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Parents using concussion caution

| Friday, May 25, 2012, 12:30 a.m.
Pittsburgh Steelers safety Troy Polamalu stretches during NFL football practice, Wednesday, May 23, 2012, in Pittsburgh. (AP Photo/Keith Srakocic)
Christopher Horner
Seton-LaSalle senior Dylan Boccella catches a pass during the Rebels' practice Wednesday October 5, 2011 in Dormont. Boccella returned to practice after missing 6 weeks with a concussion. (Christopher Horner | Tribune-Review) For Gorman column 10/8/11

Playing football has provided Steelers safety Troy Polamalu wealth, fame and Super Bowl glory. He also has experienced disorientation with sharp headaches dating to high school, when he was first diagnosed with a concussion.

Polamalu won't prevent his sons, Paisios and Ephraim, from following in his footsteps, but that comes with a catch: He doesn't want parents basing decisions about their children on his opinion that “the positives of playing football have shaped my life as much as almost anything else.”

Rather, he advises caution.

“I don't know if parents should feel comfortable, to be honest,” Polamalu said Thursday after the Steelers' offseason practice at their South Side facility. “It's not the responsibility of the game to make anybody feel comfortable.”

Youth football enrollment — about 3 million annually since 2007 — "potentially may" decrease over the next few years because of a concussion crisis, said USA Football executive director Scott Hallenbeck. The Centers for Disease Control and Prevention identified concussion among youth athletes as an epidemic, with 1.8 million to 3.6 million diagnosed annually.

About 67,000 concussions annually result from high school football, the most of any sport, according to medical journals.

“I'm definitely hearing concern from (youth football league) commissioners about concussions,” Hallenbeck said. “That's all they talk about. It's all anybody talks about.”

Parents are becoming more cautious about allowing their children to resume playing after a concussion, said Dr. Jack Wilberger, chief of neurosurgery at Allegheny General Hospital on the North Side.

“I saw a kid last week with his third concussion in two years. His father brought up that (he and his wife) were both perfectly fine with their kid not returning,” Wilberger said. “In the past, parents were pushing kids to go back, but that's decreasing.”

That development is welcome to agent Ralph Cindrich, who played at Pitt and several seasons in the NFL.

Cindrich's son, Michael, was diagnosed with a concussion while playing for Shady Side Academy in the late 1990s. Michael Cindrich recovered and played at Bucknell, but that career was cut short by a broken ankle.

“When he had his ankle shattered, I was very much relieved that he wouldn't play football anymore,” Ralph Cindrich said. “I was relieved he could get out of the game without permanent brain damage. When you look into your son's eyes and all you see is blurriness, all you can think is, ‘What, for a game?'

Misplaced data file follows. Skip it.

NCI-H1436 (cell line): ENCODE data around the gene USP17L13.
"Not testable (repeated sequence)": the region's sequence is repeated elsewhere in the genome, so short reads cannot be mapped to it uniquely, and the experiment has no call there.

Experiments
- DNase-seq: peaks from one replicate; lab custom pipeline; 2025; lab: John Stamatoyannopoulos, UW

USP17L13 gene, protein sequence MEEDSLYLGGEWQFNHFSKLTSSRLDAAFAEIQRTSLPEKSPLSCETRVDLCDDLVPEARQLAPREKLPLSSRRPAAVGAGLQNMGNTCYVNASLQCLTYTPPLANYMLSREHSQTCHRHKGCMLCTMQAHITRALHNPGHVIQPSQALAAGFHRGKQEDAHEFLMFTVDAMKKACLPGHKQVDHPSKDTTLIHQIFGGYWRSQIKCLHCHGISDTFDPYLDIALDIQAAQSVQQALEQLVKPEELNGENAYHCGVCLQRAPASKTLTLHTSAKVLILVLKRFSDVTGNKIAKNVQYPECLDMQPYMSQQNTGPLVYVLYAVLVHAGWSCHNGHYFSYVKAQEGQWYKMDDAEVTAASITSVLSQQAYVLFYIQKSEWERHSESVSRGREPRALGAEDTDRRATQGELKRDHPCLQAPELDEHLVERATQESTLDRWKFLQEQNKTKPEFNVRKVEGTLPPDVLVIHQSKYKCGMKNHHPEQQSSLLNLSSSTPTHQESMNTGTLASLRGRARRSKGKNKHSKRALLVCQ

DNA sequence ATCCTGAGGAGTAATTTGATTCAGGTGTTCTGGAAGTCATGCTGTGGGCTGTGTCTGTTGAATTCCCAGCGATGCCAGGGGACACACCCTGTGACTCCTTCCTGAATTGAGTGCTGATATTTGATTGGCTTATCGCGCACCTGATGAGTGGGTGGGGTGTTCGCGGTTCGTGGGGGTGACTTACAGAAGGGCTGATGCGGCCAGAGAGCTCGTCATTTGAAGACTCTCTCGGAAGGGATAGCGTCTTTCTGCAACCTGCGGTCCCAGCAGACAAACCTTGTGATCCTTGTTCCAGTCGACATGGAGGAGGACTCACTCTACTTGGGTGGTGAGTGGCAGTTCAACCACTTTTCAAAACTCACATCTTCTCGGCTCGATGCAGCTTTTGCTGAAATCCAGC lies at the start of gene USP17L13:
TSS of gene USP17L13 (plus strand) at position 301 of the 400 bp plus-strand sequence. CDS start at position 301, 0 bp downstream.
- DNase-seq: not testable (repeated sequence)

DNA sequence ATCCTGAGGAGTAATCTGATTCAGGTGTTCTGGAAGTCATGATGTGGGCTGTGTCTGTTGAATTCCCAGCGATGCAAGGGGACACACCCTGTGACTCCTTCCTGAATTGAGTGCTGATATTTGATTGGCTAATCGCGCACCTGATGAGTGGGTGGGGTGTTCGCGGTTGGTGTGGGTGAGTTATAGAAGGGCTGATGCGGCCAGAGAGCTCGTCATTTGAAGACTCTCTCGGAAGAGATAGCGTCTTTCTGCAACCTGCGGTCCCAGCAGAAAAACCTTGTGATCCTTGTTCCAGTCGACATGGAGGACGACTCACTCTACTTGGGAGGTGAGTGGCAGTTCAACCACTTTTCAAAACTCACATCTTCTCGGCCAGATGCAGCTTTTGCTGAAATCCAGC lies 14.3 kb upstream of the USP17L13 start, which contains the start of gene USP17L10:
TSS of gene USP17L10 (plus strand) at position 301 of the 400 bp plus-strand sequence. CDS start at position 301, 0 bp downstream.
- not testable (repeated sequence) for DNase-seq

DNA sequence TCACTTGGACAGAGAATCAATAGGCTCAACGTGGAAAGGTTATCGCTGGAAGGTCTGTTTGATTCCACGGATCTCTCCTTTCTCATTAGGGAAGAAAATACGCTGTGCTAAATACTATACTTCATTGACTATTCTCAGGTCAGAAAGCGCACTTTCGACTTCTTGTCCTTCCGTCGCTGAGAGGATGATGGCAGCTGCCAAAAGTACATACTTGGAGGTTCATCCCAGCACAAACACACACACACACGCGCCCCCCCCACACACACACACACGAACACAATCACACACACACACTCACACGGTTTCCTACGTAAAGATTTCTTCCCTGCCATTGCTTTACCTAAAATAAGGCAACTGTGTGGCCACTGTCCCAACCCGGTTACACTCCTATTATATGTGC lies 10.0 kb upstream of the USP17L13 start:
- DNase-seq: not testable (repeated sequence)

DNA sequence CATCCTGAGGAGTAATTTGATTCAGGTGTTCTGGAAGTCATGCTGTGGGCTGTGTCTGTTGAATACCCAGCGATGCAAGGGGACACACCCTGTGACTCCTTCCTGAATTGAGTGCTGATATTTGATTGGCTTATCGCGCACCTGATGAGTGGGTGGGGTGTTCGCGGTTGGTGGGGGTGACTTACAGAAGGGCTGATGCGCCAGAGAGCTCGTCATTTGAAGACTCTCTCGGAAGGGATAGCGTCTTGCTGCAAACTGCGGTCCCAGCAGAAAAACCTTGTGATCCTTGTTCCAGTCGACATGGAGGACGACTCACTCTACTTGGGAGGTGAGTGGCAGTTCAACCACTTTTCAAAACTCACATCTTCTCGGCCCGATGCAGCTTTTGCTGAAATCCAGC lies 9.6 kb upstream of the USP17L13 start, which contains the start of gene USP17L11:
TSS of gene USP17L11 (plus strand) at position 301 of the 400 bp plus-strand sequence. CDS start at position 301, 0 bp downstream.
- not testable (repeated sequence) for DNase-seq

“That's about as sick and low a feeling as you can have as a parent, and I played football.”

Players at every level generally do not think about long-term ramifications of head trauma, Cindrich said. But professional experience helped convince Steelers linebacker Larry Foote that his son, Trey-veion Hammond, 17, should stick with the sport.

“I know the game better than the average parents because I've played it almost my entire life,” Foote said. “I like the steps being taken at all levels to make the game safer. You see it in our league, being conscious of head injuries and all injuries. At the younger levels we're teaching people how to tackle properly again, how to play rough and fast.

“Everybody can't play this game. Everybody shouldn't. When you sign up, you should know what you're getting into. If you're a kid, your parents need to get educated on the good and the bad, know all the risks.”

Michael Collins, a clinical psychologist who runs the renowned UPMC Sports Medicine Concussion Program, said neither parents nor youth athletes should fear playing football or any contact sports.

Collins played an advisory role for the Safety in Youth Sports Act that mandates concussion protocol for youth athletes in the state. Passed into law in October, the act requires a youth athlete with a concussion to be cleared for return to play only by a concussion expert or that expert's appointee.

The upcoming high school football season will the first played under the law.

Collins cleared former Seton-La Salle receiver Dylan Boccella for return to play after a seven-week absence because of a concussion last season. Boccella, set to enter his freshman term at Clarion, said he never considered not returning to play.

He had a hard time convincing teammates all was well upon his return.

“The first day I remember running routes, doing real good, took a couple of hits to the head,” he said. “But I jumped for this ball, the defender tapped me, my head crashed to the ground, and the whole team gasped. I'm like, ‘I'm good, guys. I'm good.' ”

His mother never lost a sense of nervousness about his return to football, Boccella said.

“I don't think anything calmed her down, but she let me do what I love,” he said.

Collins and Hallenbeck would love to see balance established, with the focus of many — parents, former players, the media — squarely on football and concussion.

“The pendulum has swung from one extreme — smelling salts, holding up fingers — and now it's wildly to the right — getting rid of football altogether — and the reality is somewhere in between.”

Rob Rossi is a staff writer for Trib Total Media. He can be reached at or 412-380-5635.

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